Black Angels (Crumb)

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Black Angels (Edition Peters, New York, no. 66304, copyright 1971), subtitled "Thirteen Images from the Dark Land", is a work for "electric string quartet" by the American avant-garde composer George Crumb. It was composed over the course of a year and is dated "Friday the Thirteenth, March 1970 (in tempore belli)" as written on the score. Crumb is very interested in numerology and numerically structured the piece around 13 and 7. The piece is notable for its unconventional instrumentation, which calls for electric string instruments, crystal glasses, and two suspended tam-tam gongs.

Background[edit]

In the 1950s and 60s, composers began a new push in experimental music, especially with regard to electronic techniques. George Crumb was commissioned by the Stanley Quartet (then in residence at his alma mater the University of Michigan) to create just such an experimental piece. Sure that he wanted to avoid writing a typical piece for string quartet, Crumb looked to experimental piano music from the early 60s for inspiration, and decided to explore the contemporary world's religious strife in his composition. "Black Angels" reflects these haunting and mystical undertones; Crumb meant for the violin to embody the devil's music, and cast the cello as "the voice of God."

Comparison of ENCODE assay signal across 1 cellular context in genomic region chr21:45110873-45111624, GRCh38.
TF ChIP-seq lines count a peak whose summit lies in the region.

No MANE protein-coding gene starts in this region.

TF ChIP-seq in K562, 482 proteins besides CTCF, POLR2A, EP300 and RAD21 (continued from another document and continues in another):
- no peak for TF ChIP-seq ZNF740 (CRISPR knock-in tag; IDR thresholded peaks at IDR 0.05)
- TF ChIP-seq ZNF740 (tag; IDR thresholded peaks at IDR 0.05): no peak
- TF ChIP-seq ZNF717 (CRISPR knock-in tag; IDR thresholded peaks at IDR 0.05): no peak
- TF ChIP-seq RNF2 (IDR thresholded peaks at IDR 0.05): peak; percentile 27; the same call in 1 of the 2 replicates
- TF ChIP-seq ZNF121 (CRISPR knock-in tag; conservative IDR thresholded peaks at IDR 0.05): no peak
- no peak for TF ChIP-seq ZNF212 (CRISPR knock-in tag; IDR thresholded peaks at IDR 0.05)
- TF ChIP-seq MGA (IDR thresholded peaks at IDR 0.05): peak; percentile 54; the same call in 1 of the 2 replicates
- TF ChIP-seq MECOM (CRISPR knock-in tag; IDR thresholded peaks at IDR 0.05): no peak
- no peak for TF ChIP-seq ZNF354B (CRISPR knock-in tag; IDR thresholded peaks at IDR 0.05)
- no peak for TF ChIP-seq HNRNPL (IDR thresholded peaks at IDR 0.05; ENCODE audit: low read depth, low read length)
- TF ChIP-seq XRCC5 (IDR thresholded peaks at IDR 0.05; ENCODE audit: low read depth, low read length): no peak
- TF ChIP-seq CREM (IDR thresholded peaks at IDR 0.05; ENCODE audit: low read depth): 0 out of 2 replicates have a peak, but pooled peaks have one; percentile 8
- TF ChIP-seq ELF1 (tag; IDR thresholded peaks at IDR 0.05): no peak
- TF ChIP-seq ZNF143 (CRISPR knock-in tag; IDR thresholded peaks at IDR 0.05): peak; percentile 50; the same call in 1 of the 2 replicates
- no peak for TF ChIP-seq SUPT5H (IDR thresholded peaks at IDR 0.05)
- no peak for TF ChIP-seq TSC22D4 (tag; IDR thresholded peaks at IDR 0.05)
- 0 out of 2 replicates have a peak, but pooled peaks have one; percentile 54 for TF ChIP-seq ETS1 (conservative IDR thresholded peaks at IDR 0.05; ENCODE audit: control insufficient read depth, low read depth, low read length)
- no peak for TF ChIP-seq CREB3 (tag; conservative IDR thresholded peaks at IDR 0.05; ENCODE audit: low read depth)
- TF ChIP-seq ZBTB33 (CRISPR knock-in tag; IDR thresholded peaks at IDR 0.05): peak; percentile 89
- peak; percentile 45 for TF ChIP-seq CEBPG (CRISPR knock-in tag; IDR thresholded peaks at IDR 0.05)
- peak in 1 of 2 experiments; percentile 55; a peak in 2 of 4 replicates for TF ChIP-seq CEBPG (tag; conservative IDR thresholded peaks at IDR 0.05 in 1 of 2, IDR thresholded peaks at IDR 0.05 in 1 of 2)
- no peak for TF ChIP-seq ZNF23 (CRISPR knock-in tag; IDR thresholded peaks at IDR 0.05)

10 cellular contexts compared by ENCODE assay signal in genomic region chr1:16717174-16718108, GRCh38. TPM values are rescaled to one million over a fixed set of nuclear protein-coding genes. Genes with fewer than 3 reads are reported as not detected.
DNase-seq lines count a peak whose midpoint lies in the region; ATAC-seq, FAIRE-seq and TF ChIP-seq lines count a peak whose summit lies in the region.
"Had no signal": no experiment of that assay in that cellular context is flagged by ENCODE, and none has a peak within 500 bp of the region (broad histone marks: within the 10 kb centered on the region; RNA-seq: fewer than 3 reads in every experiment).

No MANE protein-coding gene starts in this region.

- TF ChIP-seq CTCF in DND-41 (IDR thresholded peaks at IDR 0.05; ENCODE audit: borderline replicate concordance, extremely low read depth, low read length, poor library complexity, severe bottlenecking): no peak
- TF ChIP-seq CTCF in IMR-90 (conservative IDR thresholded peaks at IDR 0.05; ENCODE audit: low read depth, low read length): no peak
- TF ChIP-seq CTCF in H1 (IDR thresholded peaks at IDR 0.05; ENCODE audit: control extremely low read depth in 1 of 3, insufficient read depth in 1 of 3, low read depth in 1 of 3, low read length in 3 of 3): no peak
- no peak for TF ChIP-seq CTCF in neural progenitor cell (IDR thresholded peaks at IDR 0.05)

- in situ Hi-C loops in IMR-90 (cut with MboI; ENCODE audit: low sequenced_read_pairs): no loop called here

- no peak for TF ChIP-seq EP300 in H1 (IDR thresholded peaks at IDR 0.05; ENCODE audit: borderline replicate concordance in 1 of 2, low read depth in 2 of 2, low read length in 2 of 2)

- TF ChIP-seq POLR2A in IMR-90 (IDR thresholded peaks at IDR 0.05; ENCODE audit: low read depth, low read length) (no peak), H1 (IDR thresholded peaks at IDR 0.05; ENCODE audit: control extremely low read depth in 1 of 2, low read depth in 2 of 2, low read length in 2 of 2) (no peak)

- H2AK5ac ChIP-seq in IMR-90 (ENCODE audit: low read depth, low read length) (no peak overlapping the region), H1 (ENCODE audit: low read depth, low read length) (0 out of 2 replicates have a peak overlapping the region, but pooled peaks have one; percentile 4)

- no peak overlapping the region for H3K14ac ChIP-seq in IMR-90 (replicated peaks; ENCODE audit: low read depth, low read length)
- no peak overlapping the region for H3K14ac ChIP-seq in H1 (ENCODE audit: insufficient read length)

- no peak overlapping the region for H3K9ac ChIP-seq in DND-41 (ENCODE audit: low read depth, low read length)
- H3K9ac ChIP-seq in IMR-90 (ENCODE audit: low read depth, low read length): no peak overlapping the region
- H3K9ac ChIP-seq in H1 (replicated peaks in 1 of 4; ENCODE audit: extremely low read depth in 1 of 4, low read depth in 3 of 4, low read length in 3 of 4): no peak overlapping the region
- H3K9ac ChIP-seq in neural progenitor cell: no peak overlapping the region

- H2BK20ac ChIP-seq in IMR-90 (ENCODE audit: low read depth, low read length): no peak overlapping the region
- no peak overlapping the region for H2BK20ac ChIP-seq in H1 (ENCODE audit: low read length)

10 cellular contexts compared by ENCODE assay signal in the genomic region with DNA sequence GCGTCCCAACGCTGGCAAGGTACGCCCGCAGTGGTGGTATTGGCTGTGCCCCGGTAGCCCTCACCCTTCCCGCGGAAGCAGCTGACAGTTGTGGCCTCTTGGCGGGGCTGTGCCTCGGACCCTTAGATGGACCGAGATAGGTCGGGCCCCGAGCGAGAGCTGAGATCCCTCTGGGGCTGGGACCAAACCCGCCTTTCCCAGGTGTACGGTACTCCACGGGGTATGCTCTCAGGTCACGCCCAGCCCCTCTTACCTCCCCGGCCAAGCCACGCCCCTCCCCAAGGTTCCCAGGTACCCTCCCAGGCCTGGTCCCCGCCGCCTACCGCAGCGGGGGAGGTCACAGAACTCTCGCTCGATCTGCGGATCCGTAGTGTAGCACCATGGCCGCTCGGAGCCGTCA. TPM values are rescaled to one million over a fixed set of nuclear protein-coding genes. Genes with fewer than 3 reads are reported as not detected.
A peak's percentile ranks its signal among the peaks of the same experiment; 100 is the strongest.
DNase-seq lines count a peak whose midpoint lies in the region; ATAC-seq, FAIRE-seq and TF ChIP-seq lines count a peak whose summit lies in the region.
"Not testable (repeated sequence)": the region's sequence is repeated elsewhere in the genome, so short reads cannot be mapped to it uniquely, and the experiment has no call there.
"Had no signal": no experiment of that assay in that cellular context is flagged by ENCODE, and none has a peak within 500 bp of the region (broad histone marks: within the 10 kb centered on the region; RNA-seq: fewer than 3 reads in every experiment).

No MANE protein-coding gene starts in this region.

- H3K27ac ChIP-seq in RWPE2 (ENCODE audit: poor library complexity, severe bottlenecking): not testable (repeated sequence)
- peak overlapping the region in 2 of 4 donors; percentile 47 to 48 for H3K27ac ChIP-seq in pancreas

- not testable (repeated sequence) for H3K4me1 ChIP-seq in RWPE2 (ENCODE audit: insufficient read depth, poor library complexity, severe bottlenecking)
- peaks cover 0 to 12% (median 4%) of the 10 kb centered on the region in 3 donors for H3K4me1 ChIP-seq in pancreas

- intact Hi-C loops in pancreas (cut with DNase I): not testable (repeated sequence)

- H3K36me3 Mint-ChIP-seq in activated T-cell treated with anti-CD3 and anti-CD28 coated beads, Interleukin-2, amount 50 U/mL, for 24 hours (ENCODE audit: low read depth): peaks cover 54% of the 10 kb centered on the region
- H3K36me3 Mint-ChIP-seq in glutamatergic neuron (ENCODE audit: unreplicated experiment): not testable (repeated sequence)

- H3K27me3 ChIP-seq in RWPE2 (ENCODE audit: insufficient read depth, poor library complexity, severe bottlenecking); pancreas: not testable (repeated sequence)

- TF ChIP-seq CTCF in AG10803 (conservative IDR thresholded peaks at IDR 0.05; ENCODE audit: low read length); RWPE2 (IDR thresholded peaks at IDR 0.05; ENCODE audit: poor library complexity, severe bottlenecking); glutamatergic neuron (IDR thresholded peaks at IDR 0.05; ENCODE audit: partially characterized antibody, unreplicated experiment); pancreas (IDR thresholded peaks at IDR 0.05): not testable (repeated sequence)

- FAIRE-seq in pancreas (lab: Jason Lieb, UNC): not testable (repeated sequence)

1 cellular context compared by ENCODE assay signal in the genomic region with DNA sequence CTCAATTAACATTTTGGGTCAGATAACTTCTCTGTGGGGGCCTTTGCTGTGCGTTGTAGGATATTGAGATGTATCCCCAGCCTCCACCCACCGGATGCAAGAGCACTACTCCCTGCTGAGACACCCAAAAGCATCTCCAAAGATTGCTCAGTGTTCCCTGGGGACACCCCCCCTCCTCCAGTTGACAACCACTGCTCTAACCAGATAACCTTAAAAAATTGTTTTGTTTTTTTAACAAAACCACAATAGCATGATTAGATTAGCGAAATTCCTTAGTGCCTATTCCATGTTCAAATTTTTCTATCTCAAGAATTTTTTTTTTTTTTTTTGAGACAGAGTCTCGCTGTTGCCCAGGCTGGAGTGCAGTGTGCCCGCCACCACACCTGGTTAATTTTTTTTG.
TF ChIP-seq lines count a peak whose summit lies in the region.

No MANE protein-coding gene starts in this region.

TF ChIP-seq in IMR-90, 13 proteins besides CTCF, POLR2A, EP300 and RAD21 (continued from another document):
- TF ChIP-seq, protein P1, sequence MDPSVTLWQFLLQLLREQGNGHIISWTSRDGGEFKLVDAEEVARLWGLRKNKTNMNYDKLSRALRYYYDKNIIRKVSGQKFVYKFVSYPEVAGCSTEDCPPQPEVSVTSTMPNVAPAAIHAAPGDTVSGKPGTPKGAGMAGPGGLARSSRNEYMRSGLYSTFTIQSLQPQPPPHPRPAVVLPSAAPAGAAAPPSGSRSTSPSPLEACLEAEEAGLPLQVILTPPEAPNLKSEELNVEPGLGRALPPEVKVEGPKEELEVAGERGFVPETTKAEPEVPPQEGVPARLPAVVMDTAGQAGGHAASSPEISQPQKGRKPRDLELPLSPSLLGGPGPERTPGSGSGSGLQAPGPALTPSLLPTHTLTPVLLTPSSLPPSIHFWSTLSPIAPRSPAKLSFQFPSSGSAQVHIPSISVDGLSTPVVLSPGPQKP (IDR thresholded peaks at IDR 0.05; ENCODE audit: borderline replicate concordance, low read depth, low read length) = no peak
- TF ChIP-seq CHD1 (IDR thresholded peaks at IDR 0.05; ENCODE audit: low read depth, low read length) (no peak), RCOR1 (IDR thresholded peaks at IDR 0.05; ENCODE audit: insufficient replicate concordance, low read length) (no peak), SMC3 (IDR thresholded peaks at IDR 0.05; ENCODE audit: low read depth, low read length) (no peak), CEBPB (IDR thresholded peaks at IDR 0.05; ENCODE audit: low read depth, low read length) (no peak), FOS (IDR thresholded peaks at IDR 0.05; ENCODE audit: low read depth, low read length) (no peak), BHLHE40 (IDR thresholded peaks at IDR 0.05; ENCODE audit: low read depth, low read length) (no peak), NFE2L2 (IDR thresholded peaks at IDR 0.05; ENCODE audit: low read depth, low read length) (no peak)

The image of Black Angels is an archetypical convention used by artists to represent an angel banished from Heaven. The "Dark Land" refers to Hell, with consistent references to Diablo, via Diabolus in Musica, the Trillo del diavolo ("Devil's Trill", from Giuseppe Tartini), and the Dies Irae (quoted in section 4 Devil-music, and as a Duo Alternativo in section 5 Danse Macabre). Crumb also makes references to other tonal works that incorporate death, such as Schubert's Death and the Maiden (quoted in section 6 Pavana Lachrymae and section 13 Threnody III).

"Black Angels" was not originally intended to refer to wartime, and Crumb only associated his work with the war in Vietnam towards the end of its composition. "I came to recognize that there was something of the feeling of that strange time. That's when I called it music in tempore belli, in time of war," he said in an interview with Philadelphia City Paper. After making the connection between his piece and war, Crumb also connected it to another contemporary wartime piece, Penderecki's "Threnody to the Victims of Hiroshima." Both pieces open with high pitched extended technique on violin, and Black Angels features three important threnodies which divide it.